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Graduate-level accounting program inquiry

DannaraMDannaraM Registered User Posts: 2 New Member
Hello all,

I'm interested in taking the CPA exam one day because, to my knowledge, it is the best way to distinguish oneself among other accountants and more career paths are available to those who pass the exam.

Where's the problem/question? I'm a junior studying "Energy Business and Finance" (a major that focuses on energy economics and decision making) with a minor in Economics. Seeing as how I have one course in accounting under my belt (Financial and Managerial Accounting for Decision Making) and I'm told the exam requires a minimum of 150 credit hours to be eligible to take, I was wondering if there really was any way for me to become a Certified Public Accountant without staying an extra two or three semesters to take accounting courses. I want to be applying to graduate schools and attend one after I finish my B.S.

So with that said, I'm also wondering how much graduate programs value a core accounting curriculum. If I had a 3.4 GPA, high 600's / low 700's GMAT, and one solid letter of recommendation from an Accounting professor, could I realistically attend a competitive program like Stanford, U Mich, UNC Chapel Hill, etc.?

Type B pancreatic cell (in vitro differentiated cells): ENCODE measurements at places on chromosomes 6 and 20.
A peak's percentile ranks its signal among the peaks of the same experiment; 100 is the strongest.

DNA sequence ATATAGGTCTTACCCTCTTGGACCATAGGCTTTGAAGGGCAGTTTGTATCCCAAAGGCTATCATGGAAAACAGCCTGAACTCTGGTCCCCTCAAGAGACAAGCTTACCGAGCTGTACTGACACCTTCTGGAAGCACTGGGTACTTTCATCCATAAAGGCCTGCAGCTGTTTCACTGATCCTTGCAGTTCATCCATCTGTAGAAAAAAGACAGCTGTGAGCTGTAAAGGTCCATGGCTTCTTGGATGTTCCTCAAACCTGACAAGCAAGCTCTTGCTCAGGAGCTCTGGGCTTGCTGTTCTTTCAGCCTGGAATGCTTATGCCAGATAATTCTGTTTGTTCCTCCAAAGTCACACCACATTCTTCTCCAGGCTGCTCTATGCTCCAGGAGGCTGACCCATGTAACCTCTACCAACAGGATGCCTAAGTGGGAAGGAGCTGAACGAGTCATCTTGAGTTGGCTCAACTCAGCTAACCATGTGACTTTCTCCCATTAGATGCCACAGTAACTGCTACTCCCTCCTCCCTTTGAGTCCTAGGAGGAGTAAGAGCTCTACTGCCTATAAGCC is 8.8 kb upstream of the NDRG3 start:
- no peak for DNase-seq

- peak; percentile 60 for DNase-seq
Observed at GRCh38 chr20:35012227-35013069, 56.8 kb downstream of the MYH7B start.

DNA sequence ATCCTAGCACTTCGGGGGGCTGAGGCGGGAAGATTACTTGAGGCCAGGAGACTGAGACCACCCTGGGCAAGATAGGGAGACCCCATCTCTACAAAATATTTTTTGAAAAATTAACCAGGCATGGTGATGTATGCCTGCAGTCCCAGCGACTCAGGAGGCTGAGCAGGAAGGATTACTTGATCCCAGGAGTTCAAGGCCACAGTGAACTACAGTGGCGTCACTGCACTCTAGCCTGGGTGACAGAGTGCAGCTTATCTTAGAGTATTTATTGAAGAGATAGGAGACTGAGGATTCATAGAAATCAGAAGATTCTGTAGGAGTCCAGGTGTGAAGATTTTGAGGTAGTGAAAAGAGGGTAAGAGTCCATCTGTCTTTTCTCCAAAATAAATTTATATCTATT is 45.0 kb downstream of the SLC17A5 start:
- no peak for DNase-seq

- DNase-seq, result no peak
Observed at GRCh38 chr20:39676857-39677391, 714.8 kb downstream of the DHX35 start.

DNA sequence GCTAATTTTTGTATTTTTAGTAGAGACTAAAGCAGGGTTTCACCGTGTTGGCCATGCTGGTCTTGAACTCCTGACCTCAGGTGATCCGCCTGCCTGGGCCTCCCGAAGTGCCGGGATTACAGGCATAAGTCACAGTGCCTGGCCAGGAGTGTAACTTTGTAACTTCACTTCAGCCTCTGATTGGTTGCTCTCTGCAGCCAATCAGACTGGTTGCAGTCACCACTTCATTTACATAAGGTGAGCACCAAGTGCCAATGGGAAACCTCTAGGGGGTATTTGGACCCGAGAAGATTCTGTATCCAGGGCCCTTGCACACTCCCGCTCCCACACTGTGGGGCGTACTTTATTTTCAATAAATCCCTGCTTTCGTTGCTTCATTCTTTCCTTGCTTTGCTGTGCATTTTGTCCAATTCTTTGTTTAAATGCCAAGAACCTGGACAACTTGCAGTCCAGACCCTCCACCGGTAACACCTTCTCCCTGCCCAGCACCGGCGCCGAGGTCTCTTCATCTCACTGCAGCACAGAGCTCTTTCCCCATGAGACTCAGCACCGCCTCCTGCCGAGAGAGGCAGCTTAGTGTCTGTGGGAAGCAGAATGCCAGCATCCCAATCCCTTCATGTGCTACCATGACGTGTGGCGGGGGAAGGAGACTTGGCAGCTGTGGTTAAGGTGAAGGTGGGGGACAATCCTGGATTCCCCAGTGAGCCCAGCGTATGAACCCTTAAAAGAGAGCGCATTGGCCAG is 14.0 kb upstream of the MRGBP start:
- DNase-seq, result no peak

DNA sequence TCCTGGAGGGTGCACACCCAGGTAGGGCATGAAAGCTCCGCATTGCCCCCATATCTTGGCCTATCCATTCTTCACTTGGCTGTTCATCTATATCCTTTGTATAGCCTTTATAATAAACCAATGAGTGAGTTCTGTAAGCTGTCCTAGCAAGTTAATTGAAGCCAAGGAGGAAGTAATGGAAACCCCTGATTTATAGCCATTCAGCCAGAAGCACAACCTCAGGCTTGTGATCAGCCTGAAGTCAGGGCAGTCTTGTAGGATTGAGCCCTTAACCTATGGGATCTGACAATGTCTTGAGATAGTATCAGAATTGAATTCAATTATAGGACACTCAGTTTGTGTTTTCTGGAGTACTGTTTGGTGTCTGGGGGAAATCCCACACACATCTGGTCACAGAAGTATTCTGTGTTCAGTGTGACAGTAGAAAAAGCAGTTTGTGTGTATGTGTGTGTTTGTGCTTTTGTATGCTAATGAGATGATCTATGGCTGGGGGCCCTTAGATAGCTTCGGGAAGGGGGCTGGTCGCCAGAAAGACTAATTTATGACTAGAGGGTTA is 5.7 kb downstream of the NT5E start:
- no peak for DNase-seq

Thanks in advance.

Replies to: Graduate-level accounting program inquiry

  • happy1happy1 Forum Champion Parents, Forum Champion Admissions Posts: 23,416 Forum Champion
    edited October 2015
    You should talk to your advisor and/or make an appointment with someone in the accounting department to see how long it would take you to fulfill the classes needed for a CPA. It could well be more than one or two semesters (first of all some classes are sequential so you can't pile them all in on one semester, second in many states you need other business core classes like finance, economics, etc. to get a CPA).

    You can also look into Master's programs. For most Master's programs you'd have to go 2 years to fulfill the requirements of the program and have the classes to get a CPA. You can also look for schools that offer concentrated accounting MS programs geared for non-accounting majors -- a couple I know of are William and Mary and Rutgers bit believe that there are others. You are likely not a candidate for the very top MBA programs due to your GPA, GMAT, and lack of work experience.
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